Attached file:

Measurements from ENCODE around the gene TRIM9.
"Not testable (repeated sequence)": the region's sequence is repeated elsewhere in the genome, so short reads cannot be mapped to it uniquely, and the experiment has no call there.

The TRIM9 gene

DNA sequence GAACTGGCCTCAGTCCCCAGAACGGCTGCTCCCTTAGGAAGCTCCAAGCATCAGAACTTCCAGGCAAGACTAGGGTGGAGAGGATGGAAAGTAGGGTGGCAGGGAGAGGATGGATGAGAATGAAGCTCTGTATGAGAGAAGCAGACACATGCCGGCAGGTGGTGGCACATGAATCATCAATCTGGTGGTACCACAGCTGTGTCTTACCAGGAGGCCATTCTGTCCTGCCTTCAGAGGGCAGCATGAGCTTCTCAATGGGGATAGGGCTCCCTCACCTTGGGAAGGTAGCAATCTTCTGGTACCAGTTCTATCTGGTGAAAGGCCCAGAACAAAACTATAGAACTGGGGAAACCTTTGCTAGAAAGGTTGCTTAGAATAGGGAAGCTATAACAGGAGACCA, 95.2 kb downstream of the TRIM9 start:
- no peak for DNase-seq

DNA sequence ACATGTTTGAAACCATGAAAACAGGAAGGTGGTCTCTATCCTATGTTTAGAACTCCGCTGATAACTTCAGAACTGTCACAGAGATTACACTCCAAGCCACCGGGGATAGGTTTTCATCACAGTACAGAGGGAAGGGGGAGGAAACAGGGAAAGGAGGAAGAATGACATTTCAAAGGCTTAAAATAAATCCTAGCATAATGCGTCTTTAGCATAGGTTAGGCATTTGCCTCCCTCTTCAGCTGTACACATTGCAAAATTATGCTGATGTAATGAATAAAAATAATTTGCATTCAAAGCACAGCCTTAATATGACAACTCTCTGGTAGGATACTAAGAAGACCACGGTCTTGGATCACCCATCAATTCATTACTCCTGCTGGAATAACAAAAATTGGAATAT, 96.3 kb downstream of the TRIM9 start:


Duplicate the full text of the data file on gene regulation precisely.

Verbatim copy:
Measurements from ENCODE around the gene TRIM9.
"Not testable (repeated sequence)": the region's sequence is repeated elsewhere in the genome, so short reads cannot be mapped to it uniquely, and the experiment has no call there.

The TRIM9 gene

DNA sequence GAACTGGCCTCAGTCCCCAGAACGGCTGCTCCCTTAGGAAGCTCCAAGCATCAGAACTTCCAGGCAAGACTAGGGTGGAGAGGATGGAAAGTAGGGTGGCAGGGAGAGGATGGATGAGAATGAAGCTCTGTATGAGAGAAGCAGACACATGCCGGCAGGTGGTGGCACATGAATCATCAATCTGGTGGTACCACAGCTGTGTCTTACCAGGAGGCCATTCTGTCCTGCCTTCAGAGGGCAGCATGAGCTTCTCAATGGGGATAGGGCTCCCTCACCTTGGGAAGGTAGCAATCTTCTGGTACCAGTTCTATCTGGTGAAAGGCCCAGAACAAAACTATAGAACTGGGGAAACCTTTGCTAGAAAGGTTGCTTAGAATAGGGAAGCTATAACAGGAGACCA, 95.2 kb downstream of the TRIM9 start:
- no peak for DNase-seq

DNA sequence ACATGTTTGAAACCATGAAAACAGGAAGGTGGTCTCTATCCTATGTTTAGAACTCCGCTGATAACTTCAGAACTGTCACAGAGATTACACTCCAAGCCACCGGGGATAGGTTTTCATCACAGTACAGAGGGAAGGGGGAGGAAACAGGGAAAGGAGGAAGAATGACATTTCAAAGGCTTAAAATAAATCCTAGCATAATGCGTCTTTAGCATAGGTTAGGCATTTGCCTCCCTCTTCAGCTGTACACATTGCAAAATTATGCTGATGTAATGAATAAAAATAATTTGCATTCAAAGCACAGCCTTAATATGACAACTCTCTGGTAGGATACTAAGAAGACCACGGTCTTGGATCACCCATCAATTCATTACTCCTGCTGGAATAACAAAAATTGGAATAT, 96.3 kb downstream of the TRIM9 start: